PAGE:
In this Sunday’s New York Times Magazine, chief political correspondent Matt Bai takes readers behind the scenes of Jon Huntsman’s nascent presidential campaign. Touring through New Hampshire and meeting with advisors, Huntsman, the former Utah governor and U.S. Ambassador to China, seems somewhat overwhelmed by the task before him — running for president, he says, is a bit like bungee jumping. You hope that the rope holds.
Huntsman today steps onto the national political stage. To be successful, he must prove ot Republican primary voters that he is their best hope for defeating President Barack Obama in 2012.
Following in the footsteps of Ronald Reagan, Huntsman is announcing his candidacy at Liberty State Park in New Jersey, where the Statue of Liberty will be his backdrop. It’s a far-cry from Mitt Romney’s announcement on a picturesque New Hampshire farm, or Newt Gingrich’s on Twitter and YouTube.
The selection is downright presidential — and therefore risky. Huntsman is a new face in national politics, with one of the lowest name recognitions in the field, and he is doubling-down on his introduction.
He has many doubters, among them Nate Silver of The New York Times‘ FiveThirtyEight blog, who makes a convincing case for why Huntsman should not be considered a serious candidate like Romney and former Minnesota Gov. Tim Pawlenty.
But many Republican insiders are not so quick to dismiss Huntsman’s chances of success. First among these is his political consultant John Weaver, who first approached then-Governor Huntsman about running for President in 2009. Weaver, John McCain’s political guru in 2000 and 2008, was shocked Huntsman took Obama up on his offer to be Ambassador to China. “Yours is a family newspaper,” Weaver told Bai, “so I won’t say what I told him.”
As Weaver and Huntsman tell it, Weaver began laying the groundwork for a Presidential run early this year after Huntsman indicated to Newsweek that he and his family “may have one final run left in our bones.”
Weaver’s early machinations became “HorizonPac,” essentially a campaign-in-waiting for Huntsman which has drawn former McCain and Bush operatives. Its website scrolls through platitudes yearning for a more authentic Republican candidate, like “America can do so much better,” and “Maybe someday we’ll find a new generation of conservative leaders.”
Photo: Associated Press
If Weaver is right, today is that day. Huntsman’s advisors have primed the media and GOP voters for today’s announcement, beginning with cryptic ads featuring Huntsman factoids overlaid on video of a man riding a motocross bike across a Utah desert.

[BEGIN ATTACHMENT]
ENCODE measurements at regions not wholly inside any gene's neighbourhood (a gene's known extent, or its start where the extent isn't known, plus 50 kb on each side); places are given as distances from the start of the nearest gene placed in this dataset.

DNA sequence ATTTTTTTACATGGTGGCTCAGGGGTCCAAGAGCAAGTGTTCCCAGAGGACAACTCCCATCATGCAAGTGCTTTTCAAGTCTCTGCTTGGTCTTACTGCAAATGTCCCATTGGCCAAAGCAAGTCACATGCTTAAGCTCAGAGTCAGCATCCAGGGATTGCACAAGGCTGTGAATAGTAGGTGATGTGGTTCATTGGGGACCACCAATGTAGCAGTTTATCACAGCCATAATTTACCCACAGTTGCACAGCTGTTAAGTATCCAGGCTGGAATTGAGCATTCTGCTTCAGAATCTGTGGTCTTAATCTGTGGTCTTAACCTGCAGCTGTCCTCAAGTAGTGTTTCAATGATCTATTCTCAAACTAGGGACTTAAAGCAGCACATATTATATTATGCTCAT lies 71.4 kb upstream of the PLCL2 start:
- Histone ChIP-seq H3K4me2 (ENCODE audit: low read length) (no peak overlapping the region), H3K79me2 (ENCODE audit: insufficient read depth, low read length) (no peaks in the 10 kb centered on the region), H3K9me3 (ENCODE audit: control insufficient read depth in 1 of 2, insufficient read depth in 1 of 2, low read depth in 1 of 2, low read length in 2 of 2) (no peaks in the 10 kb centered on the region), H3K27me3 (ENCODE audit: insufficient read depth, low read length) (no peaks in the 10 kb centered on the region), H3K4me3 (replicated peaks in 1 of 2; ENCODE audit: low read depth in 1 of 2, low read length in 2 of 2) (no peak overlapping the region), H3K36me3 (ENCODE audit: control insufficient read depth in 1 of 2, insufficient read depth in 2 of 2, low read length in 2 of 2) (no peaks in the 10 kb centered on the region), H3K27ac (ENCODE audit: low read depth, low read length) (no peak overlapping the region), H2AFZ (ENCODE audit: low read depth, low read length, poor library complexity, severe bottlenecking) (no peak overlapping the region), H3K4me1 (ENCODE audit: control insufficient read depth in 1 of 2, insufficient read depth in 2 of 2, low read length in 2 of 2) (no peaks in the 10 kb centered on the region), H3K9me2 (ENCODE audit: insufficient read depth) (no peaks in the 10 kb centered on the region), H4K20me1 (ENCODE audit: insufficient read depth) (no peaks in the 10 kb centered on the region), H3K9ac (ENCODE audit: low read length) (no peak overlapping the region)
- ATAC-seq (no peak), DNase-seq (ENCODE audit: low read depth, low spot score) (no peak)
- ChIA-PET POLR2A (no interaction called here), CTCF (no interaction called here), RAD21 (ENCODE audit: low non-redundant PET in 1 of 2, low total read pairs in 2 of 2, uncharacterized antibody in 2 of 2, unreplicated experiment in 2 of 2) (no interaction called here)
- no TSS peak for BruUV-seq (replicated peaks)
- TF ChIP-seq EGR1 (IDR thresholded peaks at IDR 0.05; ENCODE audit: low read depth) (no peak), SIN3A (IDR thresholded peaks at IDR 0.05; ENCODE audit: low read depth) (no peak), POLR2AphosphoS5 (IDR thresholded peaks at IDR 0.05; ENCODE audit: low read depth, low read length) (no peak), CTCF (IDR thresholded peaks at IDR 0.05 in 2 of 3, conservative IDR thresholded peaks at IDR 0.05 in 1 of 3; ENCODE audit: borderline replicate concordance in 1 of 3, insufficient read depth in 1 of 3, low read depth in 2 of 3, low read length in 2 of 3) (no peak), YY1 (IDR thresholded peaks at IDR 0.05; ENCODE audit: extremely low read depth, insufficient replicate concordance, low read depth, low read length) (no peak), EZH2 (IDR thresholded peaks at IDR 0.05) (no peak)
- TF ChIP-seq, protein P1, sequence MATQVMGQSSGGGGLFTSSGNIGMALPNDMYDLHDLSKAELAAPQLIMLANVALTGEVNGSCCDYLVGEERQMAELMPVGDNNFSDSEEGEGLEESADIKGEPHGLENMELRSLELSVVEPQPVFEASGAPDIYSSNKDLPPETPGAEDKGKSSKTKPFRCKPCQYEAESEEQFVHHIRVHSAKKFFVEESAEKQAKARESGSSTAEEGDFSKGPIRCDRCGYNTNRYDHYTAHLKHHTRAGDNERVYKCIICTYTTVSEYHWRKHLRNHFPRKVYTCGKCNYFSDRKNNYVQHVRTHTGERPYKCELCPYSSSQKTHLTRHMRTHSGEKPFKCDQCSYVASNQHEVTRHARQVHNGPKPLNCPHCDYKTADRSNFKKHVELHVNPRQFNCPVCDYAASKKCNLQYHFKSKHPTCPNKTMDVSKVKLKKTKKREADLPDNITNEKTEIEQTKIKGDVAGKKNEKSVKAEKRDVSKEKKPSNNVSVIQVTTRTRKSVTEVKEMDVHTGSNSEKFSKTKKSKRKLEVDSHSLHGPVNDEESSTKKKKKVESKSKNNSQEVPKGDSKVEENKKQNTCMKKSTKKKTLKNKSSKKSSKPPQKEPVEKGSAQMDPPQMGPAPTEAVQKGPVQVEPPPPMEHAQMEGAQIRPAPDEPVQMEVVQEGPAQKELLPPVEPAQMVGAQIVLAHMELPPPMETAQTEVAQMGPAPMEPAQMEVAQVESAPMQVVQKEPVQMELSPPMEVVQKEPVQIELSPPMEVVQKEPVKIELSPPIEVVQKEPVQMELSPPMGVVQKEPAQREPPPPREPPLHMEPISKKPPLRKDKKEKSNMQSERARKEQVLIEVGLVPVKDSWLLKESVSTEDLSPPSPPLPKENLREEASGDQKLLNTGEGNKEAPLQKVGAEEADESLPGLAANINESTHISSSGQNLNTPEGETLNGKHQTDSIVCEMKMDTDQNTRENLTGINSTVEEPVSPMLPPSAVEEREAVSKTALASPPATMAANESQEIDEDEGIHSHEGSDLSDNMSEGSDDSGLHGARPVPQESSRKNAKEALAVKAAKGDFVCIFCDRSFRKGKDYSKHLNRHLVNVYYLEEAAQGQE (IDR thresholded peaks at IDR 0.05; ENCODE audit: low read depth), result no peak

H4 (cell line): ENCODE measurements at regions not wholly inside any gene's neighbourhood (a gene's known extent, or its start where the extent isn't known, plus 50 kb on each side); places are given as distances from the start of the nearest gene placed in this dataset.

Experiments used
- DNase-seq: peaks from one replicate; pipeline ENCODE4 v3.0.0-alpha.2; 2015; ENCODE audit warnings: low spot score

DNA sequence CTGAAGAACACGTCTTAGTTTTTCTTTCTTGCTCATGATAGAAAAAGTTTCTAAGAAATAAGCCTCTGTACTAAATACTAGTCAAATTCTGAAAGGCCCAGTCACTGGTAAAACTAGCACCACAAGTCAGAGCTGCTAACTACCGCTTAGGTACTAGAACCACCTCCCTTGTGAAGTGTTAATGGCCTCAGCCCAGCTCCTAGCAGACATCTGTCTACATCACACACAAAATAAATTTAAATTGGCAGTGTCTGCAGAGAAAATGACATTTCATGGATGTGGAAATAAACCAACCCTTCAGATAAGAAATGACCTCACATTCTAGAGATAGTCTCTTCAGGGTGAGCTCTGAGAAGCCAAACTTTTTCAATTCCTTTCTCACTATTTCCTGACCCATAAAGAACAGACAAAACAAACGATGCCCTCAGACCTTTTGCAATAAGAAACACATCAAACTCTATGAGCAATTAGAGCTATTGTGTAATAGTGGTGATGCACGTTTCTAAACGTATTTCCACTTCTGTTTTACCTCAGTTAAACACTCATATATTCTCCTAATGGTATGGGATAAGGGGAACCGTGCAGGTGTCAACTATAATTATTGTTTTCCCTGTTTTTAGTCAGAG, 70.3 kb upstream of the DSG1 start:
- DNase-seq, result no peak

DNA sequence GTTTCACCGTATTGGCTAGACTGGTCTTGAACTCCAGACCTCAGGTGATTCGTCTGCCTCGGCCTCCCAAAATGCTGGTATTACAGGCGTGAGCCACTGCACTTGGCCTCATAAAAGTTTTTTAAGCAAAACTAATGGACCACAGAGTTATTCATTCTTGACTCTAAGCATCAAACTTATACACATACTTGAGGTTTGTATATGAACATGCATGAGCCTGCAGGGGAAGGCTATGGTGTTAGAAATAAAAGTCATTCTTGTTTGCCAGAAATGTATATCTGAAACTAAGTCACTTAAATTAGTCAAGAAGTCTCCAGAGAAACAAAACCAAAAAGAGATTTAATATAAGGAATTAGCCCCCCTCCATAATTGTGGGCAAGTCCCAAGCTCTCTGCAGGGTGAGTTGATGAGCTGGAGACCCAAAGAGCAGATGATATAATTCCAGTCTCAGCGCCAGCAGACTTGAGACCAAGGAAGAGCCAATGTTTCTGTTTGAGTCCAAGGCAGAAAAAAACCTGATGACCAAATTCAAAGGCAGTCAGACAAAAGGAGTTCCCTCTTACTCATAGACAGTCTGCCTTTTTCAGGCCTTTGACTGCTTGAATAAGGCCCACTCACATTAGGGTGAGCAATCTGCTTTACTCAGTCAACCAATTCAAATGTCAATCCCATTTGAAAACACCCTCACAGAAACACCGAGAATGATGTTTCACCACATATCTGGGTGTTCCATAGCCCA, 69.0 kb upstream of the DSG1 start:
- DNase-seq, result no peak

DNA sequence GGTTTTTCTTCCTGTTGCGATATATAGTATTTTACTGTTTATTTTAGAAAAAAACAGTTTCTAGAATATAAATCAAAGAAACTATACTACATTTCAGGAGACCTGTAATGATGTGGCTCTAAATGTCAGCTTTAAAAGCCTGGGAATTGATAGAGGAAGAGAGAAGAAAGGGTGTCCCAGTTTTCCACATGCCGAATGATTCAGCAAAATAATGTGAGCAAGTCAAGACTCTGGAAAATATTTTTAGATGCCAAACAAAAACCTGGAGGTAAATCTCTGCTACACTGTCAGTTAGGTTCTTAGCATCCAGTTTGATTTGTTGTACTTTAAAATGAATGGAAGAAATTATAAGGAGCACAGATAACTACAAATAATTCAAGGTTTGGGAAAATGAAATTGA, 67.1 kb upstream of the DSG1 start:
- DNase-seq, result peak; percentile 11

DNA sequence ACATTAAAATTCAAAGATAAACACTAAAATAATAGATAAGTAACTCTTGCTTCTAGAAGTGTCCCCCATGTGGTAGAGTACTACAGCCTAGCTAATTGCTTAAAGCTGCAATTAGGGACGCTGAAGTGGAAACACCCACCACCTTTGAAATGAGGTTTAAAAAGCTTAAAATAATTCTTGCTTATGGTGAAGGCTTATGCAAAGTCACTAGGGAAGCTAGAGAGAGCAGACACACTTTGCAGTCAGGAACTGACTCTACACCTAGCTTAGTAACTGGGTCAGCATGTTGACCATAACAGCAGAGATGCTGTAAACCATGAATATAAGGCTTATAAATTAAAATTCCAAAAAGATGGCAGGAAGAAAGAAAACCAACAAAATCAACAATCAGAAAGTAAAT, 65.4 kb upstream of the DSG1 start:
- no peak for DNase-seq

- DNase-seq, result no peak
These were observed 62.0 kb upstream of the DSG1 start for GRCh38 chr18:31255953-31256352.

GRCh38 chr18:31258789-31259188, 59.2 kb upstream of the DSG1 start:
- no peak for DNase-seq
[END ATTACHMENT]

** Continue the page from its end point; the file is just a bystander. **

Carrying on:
Weaver is betting on Huntsman’s “Bigness,” the strategist’s term for a political brand so pure that it defies party and ideology (Read: McCain in 2000, not 2008) — he contends Huntsman can be the next Maverick in New Hampshire — and beyond.
Despite his low name recognition, Huntsman has been received warmly in New Hampshire, though some are anxious to hear more about his platform.
“His attitude seems to be, ‘Well, I’m just up here introducing myself to people, and I’ll let you know what my positions are later,” Travis Blais, the Republican chairman in Windham, NH, told Bai.
Describing himself as a “pragmatic problem-solver,” Huntsman has distanced himself from the Tea Party and conservative wings of his party, a strategy well suited to the more independent-minded New Hampshire electorate. Huntsman also claims the best job-creation record as governor compared to his declared competitors, according to an analysis by National Review.
Like Romney, Huntsman is independently wealthy, capable of funding a good chunk of his campaign — including his early web videos and website. POLITICO reported late Monday night that Huntsman supporters advertised free food and free tickets to Saturday’s Southern Leadership Conference, explaining, at least in part, his second place finish in the straw poll there.
Huntsman says he will win by being the “authentic” GOP candidate, a not-so-subtle dig at Mitt Romney. He supports civil unions and believes in climate change – issues Romney has been accused of flip-flopping on.
But what may well be too difficult for Republican voters to stomach are the two years Huntsman spent in Obama’s employ. Cables released by WikiLeaks show Huntsman “deeply involved” in the Obama Administration’s foreign policy, according to The Wall Street Journal.
Check back later today for a report from Huntsman’s announcement.
Read the rest of Matt Bai’s article: Huntsman Steps Into the Republican Vacuum
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